Premium Near Beer has a few plans. Firstly, of course, is to get an interest in the service and take as many orders as they can while also getting more quality brews in. Beyond that, they would like to see the landscape change in favour of non-alcoholic beers and the social stigma surrounding them fade. Another ideal goal would be to develop enough interest to get local breweries interested enough to make a quality non-alcoholic brew. I admit, I’d love to see Amsterdam or Great Lakes, or any of the others at least try and take on that challenge. Perhaps even do a non-alcoholic version of My Bitter Wife, which has a drawing of the Temperance Movement’s Carrie Nation on the label.

Most of the bottles available are only available in 24 packs, with the option to get a mixed pack if you can’t decide on just one. Currently they deliver to Toronto, Brampton, Mississauga, Vaughan, Richmond Hill, Thornhill, Markham, & Aurora, with  free delivery in the area for orders over $100. If you have any questions on deliveries beyond Toronto, the province of Ontario, or the country of Canada, feel free to contact them and hopefully something can be worked out. These beers ARE available internationally, so while it may be hard to get a hold of them, it’s not impossible. Unless you live in Germany, where most of these beers are from, in which case…uh…just go to the store.

And folks, Ted Fleming brought a sample 6-pack to my house and, after sampling them, I must say that I’m turned around on what I thought non-alcoholic beer was about. As Moss in the IT Crowd says, “Every value I’ve ever held is being questioned and I’m loving it”. While the pack was pretty hit and miss, I should say that the hits were pretty solid hits and the misses were just simply not to my tastes. Here are my notes from each of them.

Krombacher Pils (Krombacher Brewery, Germany, 0.5% ABV) – The first one of the six I had and it officially blasted any misconceptions I had about non-alcoholic beer. Beautiful grain aroma with solid malt flavours and a dry finish that leads you wanting more. Crisp and wonderful. Definitely on par with some of the highly regarded Pilsners I’ve had.

Krombacher Wheat (Krombacher Brewery, Germany, 0.5% ABV) – Beautiful cloudy gold colour that is so wonderful about wheat beers. Big head that died down a bit. Aroma is bananas and cloves, which carries in to the taste. This is a little on the sweet side for me, but still…I’d put this up against many of its alcoholic siblings and it would do really well. Dry finish on the end leaves me wanting more. While I might not order a case of 24, I will have a second.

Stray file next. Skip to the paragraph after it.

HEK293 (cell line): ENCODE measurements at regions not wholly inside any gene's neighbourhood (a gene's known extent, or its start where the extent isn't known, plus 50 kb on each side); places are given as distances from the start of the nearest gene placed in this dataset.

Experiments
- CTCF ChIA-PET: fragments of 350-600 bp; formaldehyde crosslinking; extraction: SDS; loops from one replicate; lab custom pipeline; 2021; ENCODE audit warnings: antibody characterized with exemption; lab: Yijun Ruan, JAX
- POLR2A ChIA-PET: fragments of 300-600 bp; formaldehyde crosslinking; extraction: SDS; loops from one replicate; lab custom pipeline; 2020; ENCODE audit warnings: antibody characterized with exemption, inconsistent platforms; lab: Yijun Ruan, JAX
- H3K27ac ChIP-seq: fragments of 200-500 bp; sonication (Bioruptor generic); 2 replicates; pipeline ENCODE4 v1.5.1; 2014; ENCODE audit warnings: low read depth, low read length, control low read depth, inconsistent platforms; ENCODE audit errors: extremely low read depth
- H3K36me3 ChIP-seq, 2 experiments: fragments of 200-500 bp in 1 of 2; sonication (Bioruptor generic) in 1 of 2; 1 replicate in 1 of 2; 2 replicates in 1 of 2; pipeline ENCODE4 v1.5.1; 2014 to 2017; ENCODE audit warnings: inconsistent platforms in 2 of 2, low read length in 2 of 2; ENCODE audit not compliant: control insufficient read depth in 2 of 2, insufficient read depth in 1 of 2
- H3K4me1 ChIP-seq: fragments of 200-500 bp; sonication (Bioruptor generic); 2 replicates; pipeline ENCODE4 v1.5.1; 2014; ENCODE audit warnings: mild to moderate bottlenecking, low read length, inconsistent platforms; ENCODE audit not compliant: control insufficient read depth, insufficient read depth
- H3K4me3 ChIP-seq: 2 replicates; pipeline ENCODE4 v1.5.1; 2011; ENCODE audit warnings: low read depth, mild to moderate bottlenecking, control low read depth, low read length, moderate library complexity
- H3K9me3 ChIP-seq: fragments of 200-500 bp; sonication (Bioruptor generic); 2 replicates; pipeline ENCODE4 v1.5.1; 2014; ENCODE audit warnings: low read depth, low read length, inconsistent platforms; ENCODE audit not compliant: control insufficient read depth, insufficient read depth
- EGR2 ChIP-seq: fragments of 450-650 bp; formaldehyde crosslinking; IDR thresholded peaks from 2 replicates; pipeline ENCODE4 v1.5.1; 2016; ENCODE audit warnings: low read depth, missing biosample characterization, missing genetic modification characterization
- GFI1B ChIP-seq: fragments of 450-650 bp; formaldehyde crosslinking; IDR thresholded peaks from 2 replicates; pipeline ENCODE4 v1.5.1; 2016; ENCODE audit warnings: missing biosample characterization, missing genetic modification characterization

Sagres Lager (Central de Cervejas, Portugal, 0.3% ABV) – Incredibly light straw colour. Taste is almost that of an incredibly dry cider, but finished off with an intense maltiness. Still good, but by the end I was still thinking about the Krombacher Pils. Very carbonated, which added to the dry flavour.

Gerstel Lager (Gerstel, Germany, 0.5% ABV)  – Sweet, grassy aroma and incredibly malty taste. Nice mellow grain taste in the middle and ends with an abrubtly dry finish. Barely any aftertaste to it, which made me want to try more.

Clausthaler Golden Amber (Clausthaler, Germany, 0.4% ABV) – My least favourite of the bunch. Beautiful amber colour, but a bubblegum taste mixed with something metallic. The hoppy finish is nice, but doesn’t quite save it for me and I’m left with a kind of chemical layer of…something on my tongue.

Clausthaler Premium Lager (Clausthaler, Germany, 0.45% ABV) – I can’t fairly review this one, as it seems that in transit the (green) bottle came in contact with some sunlight and the entire beer went skunky. But hey, it won a World Beer Award for Best Non-Alcoholic Lager, so I’m sure it’s lovely.

Both the Krombacher Wheat and Pils are beers that I would keep regularly stocked in my fridge. They both have a beautiful aroma and refreshing taste with flavour notes that hold a bloody sword up to the thought of non-alcoholic beers being sugar water only consumed by rubes. I found both those beers very surprising and was glad that the quality of the taste didn’t take a back seat. They are both beers, and I say beers including the alcoholic ones, done right.

 

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The Quest For Fire: Ginger Beers (featuring Liberty Village Brewing Co.)